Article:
Office for Institutional Diversity
Internet Literacy for Spanish-Speaking Employees
Figuring out the intricacies of the Internet can be difficult for people with limited computer experience. The challenge is even more daunting for non-native speakers of English who are new to the net.
Ramiro Oliva, Monica Mendoza, and David Sangurima, employees in the University’s Office of Information Technology Services and members of Latino/as at Boston College a faculty/staff organization dedicated to promoting the interests of the BC Latino community, decided to try to tackle the problem. They developed and taught a pilot Internet literacy class, in Spanish, for Spanish-speaking service employees.
“My mission was to make the class practical so students can use this knowledge in their day to day life,” says Oliva, who devised the course curriculum. Six dining services employees signed up for the intensive session, which met twice a week for eight weeks in Campion Hall.
Oliva gave lectures during each class on topics such as e-mail basics, conducting online transactions like banking and bill paying, and using the BC intranet to check benefits and input timesheets. Mendoza and Sangurima offered additional personalized attention.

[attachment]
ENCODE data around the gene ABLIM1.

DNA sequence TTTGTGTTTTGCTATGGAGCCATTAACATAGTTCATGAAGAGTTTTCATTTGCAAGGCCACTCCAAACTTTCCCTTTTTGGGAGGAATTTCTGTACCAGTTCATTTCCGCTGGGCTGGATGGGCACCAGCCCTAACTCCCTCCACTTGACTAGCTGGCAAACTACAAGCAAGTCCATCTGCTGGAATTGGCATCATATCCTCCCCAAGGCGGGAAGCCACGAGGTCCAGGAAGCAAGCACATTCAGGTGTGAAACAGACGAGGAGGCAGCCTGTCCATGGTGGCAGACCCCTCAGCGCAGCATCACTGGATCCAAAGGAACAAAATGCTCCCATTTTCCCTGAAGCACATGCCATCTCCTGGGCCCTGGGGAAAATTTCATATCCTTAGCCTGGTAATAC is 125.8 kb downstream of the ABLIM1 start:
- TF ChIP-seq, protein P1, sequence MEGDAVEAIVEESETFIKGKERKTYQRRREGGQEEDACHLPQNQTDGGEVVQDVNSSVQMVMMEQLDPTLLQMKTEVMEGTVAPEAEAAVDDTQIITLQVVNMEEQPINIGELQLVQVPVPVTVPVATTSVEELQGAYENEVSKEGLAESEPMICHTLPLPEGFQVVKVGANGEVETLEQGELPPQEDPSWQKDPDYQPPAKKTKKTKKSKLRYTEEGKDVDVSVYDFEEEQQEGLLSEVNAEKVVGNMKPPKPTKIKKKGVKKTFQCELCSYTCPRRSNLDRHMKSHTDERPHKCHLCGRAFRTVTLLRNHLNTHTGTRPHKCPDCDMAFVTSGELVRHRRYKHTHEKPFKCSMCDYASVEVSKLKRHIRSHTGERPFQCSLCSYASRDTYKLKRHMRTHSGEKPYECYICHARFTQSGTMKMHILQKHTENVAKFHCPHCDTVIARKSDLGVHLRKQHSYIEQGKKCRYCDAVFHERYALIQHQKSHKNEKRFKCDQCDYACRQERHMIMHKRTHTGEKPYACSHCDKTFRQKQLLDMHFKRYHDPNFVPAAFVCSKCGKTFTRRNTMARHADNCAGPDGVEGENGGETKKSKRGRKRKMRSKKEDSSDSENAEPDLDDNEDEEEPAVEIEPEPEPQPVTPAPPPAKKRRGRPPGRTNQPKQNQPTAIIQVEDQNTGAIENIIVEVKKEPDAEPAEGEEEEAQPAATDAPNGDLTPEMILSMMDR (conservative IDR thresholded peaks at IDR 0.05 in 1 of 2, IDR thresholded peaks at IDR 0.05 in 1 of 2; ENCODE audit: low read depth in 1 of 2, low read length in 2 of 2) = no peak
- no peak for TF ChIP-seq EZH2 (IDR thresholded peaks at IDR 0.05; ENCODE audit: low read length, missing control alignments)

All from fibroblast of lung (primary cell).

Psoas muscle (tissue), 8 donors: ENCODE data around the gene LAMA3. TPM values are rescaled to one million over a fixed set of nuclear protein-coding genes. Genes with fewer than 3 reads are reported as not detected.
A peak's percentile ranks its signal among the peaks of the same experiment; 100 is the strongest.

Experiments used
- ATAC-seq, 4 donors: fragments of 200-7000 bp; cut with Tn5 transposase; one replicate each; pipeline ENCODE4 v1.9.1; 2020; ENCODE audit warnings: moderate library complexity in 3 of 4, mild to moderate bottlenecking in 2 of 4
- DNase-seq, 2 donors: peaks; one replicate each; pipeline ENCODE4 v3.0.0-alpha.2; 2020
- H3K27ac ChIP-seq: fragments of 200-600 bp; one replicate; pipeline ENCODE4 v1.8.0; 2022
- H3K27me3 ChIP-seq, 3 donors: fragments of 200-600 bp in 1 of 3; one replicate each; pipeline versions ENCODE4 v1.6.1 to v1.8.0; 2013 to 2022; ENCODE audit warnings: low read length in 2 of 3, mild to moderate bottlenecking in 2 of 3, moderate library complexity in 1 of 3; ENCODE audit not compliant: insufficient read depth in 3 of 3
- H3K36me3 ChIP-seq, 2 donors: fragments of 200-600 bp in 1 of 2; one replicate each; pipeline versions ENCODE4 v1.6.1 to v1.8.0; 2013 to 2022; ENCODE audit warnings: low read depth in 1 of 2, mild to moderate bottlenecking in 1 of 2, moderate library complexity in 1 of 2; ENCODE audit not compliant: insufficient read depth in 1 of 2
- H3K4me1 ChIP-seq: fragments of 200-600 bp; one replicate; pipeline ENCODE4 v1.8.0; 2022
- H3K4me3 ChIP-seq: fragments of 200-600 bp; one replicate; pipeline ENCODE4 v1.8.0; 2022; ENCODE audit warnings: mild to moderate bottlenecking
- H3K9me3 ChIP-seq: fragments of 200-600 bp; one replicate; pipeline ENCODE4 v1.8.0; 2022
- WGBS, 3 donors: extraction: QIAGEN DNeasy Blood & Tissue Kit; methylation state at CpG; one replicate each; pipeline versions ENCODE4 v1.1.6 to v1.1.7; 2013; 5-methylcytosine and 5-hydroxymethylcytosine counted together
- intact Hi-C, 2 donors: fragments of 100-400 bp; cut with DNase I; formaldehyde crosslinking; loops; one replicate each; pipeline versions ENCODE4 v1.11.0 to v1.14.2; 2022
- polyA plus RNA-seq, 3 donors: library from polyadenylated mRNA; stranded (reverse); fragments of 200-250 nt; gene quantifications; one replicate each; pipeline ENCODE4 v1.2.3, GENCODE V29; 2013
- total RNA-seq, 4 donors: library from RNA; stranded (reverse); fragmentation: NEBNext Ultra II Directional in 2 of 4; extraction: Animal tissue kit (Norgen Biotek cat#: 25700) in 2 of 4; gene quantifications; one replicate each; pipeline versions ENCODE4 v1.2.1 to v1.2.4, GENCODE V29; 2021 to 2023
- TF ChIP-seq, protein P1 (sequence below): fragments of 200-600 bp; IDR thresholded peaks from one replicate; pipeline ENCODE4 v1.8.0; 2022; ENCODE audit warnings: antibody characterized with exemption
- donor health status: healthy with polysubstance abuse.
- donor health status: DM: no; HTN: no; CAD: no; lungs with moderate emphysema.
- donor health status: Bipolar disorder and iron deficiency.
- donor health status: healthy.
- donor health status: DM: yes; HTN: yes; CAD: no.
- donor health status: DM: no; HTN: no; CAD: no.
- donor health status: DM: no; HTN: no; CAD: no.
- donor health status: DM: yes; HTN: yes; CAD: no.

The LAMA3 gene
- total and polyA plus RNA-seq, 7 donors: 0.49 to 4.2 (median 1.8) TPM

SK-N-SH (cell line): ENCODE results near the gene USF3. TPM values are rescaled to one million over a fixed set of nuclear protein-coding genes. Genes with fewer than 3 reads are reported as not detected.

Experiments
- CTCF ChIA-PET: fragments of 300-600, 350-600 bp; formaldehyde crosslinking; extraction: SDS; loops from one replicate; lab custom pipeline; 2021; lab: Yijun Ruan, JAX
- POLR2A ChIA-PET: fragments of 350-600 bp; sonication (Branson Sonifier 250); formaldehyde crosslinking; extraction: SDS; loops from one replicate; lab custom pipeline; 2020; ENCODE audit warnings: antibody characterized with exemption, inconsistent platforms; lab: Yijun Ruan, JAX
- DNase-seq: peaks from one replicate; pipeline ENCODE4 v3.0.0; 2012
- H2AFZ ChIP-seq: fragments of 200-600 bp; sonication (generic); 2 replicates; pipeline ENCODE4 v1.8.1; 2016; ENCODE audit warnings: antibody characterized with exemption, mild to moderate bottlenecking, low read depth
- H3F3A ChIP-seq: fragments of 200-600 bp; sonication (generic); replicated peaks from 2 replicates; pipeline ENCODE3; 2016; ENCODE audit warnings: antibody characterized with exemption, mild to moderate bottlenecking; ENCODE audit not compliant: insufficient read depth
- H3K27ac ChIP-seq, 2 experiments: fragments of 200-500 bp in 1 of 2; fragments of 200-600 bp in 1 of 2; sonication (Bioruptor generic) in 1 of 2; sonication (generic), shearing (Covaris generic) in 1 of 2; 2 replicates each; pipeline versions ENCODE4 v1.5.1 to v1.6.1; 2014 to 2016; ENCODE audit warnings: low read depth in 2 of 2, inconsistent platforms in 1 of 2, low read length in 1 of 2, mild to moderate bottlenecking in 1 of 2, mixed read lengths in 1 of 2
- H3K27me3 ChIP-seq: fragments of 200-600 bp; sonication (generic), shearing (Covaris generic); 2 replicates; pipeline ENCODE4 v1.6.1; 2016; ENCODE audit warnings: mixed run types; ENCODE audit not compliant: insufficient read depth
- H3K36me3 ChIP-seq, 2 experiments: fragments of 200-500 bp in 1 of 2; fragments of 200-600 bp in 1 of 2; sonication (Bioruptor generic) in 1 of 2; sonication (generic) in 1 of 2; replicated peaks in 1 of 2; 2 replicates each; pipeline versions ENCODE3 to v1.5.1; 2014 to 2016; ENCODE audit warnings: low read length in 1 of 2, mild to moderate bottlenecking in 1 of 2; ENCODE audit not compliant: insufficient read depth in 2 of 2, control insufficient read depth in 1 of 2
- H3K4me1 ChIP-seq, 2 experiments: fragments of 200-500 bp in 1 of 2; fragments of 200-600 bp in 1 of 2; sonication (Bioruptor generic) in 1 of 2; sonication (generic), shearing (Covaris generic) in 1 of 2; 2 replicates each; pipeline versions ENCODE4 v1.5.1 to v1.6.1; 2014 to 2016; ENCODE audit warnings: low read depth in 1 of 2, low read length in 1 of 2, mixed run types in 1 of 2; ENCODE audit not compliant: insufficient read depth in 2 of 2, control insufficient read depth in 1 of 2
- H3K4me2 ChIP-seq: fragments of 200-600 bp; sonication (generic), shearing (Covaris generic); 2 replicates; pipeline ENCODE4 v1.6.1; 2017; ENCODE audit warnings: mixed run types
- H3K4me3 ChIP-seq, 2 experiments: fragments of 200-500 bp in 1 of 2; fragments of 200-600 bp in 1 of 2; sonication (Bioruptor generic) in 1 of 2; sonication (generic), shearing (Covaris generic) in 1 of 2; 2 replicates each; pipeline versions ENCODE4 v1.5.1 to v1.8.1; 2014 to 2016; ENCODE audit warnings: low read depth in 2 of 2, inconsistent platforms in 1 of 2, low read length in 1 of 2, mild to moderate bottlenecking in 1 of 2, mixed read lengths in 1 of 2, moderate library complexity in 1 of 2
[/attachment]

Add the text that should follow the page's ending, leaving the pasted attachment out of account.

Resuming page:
The Internet is not all about business, of course, and the trio taught students how to use communications tools like Skype and Facebook, and introduced them to popular entertainment sites like Hulu and Pandora.
“One of my main goals was to help them speak the same technological language their kids speak,” says Oliva. “Just by being young, kids can pick up the language really quick. For the parents, it’s a completely different experience.”
Oliva and his team hope to continue offering the literacy course at Boston College, and possibly even expand it. “Some of this knowledge is missing not only in the Latino community, but in others, including among English speakers,” he observes.